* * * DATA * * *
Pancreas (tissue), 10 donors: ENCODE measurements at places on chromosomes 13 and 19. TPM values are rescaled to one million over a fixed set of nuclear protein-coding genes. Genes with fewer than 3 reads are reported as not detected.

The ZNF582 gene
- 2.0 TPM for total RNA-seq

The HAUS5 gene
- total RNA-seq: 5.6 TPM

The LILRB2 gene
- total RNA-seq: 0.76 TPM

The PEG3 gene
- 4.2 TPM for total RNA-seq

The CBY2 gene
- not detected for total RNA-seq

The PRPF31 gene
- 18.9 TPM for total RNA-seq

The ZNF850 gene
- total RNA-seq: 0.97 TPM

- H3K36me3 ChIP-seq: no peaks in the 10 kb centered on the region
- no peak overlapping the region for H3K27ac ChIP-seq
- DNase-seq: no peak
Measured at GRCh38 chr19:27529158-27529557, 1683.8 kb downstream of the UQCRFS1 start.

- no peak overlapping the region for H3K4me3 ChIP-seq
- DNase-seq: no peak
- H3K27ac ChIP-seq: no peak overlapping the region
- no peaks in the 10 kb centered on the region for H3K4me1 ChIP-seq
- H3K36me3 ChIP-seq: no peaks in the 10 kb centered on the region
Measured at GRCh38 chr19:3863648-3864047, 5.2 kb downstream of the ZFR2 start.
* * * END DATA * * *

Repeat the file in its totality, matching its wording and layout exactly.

Pancreas (tissue), 10 donors: ENCODE measurements at places on chromosomes 13 and 19. TPM values are rescaled to one million over a fixed set of nuclear protein-coding genes. Genes with fewer than 3 reads are reported as not detected.

The ZNF582 gene
- 2.0 TPM for total RNA-seq

The HAUS5 gene
- total RNA-seq: 5.6 TPM

The LILRB2 gene
- total RNA-seq: 0.76 TPM

The PEG3 gene
- 4.2 TPM for total RNA-seq

The CBY2 gene
- not detected for total RNA-seq

The PRPF31 gene
- 18.9 TPM for total RNA-seq

The ZNF850 gene
- total RNA-seq: 0.97 TPM

- H3K36me3 ChIP-seq: no peaks in the 10 kb centered on the region
- no peak overlapping the region for H3K27ac ChIP-seq
- DNase-seq: no peak
Measured at GRCh38 chr19:27529158-27529557, 1683.8 kb downstream of the UQCRFS1 start.

- no peak overlapping the region for H3K4me3 ChIP-seq
- DNase-seq: no peak
- H3K27ac ChIP-seq: no peak overlapping the region
- no peaks in the 10 kb centered on the region for H3K4me1 ChIP-seq
- H3K36me3 ChIP-seq: no peaks in the 10 kb centered on the region
Measured at GRCh38 chr19:3863648-3864047, 5.2 kb downstream of the ZFR2 start.